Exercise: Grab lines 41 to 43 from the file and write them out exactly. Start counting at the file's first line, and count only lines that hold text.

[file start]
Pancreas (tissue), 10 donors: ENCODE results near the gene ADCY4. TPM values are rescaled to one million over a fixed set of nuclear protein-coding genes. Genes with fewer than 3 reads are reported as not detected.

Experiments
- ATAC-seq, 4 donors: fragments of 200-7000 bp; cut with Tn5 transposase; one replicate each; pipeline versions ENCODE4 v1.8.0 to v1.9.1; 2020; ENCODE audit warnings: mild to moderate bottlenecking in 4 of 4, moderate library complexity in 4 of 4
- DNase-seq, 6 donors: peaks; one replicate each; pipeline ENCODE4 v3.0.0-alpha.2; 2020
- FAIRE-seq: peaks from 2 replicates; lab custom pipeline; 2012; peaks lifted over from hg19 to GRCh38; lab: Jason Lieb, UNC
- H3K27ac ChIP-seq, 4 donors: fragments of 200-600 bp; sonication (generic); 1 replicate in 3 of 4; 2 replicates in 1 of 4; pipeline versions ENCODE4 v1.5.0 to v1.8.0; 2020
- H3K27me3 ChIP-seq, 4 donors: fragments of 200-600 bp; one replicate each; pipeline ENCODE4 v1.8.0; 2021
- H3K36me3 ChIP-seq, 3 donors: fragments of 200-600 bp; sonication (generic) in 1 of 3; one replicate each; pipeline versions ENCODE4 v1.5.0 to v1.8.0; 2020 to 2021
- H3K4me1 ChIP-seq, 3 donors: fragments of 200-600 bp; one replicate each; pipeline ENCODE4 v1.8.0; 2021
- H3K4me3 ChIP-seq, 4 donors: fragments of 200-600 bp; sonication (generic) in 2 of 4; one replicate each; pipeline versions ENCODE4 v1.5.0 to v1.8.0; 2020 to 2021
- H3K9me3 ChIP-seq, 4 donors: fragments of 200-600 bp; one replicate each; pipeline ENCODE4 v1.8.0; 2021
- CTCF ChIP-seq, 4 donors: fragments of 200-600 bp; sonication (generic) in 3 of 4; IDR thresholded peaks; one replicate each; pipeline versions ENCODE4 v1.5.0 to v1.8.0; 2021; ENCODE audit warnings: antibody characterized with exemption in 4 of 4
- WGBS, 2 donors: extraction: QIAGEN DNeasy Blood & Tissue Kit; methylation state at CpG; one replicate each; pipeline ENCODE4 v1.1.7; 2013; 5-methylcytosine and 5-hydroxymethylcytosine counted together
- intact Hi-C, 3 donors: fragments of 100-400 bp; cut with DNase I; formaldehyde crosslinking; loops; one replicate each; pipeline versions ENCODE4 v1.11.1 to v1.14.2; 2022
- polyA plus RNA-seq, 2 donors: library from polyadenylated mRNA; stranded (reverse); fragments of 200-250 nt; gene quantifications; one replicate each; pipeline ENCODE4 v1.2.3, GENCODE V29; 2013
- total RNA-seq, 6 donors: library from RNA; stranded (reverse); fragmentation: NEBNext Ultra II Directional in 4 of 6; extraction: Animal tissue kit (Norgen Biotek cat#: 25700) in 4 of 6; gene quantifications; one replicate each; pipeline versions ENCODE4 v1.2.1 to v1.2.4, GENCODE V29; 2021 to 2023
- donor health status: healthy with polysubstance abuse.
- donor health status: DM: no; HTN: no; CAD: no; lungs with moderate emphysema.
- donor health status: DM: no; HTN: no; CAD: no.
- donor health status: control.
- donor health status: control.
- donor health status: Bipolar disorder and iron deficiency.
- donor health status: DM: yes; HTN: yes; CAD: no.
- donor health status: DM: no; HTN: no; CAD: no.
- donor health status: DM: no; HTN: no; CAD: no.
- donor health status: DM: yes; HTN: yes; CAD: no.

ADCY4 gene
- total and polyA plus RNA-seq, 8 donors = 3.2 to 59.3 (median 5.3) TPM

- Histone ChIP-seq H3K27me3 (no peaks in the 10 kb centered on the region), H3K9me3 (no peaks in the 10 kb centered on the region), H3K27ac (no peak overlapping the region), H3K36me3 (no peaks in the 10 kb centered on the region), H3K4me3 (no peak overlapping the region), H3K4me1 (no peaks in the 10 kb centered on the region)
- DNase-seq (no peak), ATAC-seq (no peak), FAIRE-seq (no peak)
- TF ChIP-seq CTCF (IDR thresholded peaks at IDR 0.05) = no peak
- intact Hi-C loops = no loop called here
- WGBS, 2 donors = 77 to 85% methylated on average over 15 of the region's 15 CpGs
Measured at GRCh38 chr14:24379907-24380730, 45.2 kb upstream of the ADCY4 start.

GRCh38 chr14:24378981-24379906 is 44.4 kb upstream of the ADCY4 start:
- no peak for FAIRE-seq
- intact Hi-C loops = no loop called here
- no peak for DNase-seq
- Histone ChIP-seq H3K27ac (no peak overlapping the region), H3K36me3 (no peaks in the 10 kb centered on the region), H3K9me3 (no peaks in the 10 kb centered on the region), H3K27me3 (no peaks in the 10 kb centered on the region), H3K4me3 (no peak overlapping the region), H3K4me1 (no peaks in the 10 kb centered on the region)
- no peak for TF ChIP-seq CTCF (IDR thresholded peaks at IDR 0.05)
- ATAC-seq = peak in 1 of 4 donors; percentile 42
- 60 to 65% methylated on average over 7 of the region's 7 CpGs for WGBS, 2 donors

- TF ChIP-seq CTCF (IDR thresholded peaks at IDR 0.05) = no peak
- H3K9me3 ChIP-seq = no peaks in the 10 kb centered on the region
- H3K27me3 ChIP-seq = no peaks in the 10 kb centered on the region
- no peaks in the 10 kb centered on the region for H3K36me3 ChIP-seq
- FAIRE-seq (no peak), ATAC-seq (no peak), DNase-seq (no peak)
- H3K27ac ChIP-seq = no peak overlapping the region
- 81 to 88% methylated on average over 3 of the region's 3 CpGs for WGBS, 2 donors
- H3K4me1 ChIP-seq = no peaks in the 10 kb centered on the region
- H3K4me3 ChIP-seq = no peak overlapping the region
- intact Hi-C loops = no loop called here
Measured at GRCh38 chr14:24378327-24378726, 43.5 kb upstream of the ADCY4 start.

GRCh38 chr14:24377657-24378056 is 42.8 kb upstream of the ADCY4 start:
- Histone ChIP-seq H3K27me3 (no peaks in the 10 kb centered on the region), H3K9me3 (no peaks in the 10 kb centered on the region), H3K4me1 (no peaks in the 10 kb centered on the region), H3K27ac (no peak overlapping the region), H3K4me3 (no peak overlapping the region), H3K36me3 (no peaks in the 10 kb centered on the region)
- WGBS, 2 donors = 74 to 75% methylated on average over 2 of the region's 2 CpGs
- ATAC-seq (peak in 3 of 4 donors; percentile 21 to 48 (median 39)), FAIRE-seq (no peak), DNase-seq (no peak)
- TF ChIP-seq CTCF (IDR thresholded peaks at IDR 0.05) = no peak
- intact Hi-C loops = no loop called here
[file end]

- ATAC-seq = peak in 1 of 4 donors; percentile 42
- 60 to 65% methylated on average over 7 of the region's 7 CpGs for WGBS, 2 donors

- TF ChIP-seq CTCF (IDR thresholded peaks at IDR 0.05) = no peak